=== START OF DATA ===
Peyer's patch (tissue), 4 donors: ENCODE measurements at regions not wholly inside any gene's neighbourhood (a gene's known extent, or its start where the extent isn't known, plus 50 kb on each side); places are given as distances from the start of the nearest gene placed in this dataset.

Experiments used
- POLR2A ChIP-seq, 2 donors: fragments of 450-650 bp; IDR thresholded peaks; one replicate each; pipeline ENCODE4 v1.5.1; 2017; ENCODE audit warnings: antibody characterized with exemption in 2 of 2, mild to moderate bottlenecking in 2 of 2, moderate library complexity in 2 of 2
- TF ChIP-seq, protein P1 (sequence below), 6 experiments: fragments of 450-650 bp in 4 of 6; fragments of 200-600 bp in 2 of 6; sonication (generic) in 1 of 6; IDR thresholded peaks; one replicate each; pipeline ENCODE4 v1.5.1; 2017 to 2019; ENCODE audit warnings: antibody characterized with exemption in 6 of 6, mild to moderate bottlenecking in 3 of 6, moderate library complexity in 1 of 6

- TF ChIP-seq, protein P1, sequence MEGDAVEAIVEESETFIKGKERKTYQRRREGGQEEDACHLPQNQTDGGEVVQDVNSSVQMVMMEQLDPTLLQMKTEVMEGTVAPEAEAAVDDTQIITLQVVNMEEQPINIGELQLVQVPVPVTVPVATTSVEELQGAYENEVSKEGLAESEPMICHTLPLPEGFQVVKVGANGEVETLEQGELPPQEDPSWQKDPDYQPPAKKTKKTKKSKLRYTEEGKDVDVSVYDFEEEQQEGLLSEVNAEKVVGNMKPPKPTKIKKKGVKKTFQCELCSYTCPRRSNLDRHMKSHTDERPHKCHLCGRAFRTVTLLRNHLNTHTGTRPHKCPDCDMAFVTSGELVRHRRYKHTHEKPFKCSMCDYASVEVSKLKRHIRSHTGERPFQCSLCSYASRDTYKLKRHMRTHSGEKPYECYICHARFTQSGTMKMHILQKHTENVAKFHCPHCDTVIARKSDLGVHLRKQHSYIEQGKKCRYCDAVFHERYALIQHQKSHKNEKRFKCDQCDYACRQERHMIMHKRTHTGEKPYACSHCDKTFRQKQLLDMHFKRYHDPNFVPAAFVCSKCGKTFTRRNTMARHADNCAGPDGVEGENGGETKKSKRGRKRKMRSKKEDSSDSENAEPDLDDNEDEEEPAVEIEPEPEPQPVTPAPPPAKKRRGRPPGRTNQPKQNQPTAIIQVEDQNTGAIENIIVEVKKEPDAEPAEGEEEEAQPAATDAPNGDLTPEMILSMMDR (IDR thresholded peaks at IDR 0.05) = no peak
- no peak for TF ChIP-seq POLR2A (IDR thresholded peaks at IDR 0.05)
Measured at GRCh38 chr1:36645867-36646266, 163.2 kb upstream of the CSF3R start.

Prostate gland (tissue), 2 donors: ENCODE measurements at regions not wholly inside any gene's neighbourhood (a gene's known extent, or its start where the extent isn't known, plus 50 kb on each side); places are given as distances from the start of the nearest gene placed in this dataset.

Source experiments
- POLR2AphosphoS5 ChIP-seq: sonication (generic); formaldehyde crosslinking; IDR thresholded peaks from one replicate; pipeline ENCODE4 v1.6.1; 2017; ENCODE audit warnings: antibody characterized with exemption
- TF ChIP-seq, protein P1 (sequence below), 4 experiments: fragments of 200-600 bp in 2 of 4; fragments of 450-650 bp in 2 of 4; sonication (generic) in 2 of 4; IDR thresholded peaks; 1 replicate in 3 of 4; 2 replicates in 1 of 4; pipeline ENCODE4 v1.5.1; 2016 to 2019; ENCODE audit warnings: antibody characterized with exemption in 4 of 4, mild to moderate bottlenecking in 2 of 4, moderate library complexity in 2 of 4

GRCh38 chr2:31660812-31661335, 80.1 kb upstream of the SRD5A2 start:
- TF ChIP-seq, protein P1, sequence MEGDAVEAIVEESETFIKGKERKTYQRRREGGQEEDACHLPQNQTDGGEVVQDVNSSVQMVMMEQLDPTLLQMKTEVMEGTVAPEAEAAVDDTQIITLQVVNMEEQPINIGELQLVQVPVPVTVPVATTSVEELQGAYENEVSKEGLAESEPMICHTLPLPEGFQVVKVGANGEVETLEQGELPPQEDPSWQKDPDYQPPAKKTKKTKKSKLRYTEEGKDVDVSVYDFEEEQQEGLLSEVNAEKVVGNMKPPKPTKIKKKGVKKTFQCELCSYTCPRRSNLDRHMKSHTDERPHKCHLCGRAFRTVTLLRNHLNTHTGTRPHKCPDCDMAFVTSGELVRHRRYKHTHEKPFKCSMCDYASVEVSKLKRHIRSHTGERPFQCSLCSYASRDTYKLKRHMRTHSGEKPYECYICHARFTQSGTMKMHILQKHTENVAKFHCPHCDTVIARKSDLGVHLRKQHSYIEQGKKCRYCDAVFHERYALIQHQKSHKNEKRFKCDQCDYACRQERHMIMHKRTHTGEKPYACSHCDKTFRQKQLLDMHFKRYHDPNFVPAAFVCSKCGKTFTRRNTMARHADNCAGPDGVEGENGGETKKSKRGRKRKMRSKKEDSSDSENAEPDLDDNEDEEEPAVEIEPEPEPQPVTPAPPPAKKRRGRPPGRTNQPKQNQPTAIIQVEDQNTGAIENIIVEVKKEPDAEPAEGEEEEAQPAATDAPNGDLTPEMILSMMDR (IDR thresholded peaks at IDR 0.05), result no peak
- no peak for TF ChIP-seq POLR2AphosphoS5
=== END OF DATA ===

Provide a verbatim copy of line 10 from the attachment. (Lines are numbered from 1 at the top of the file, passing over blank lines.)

- POLR2AphosphoS5 ChIP-seq: sonication (generic); formaldehyde crosslinking; IDR thresholded peaks from one replicate; pipeline ENCODE4 v1.6.1; 2017; ENCODE audit warnings: antibody characterized with exemption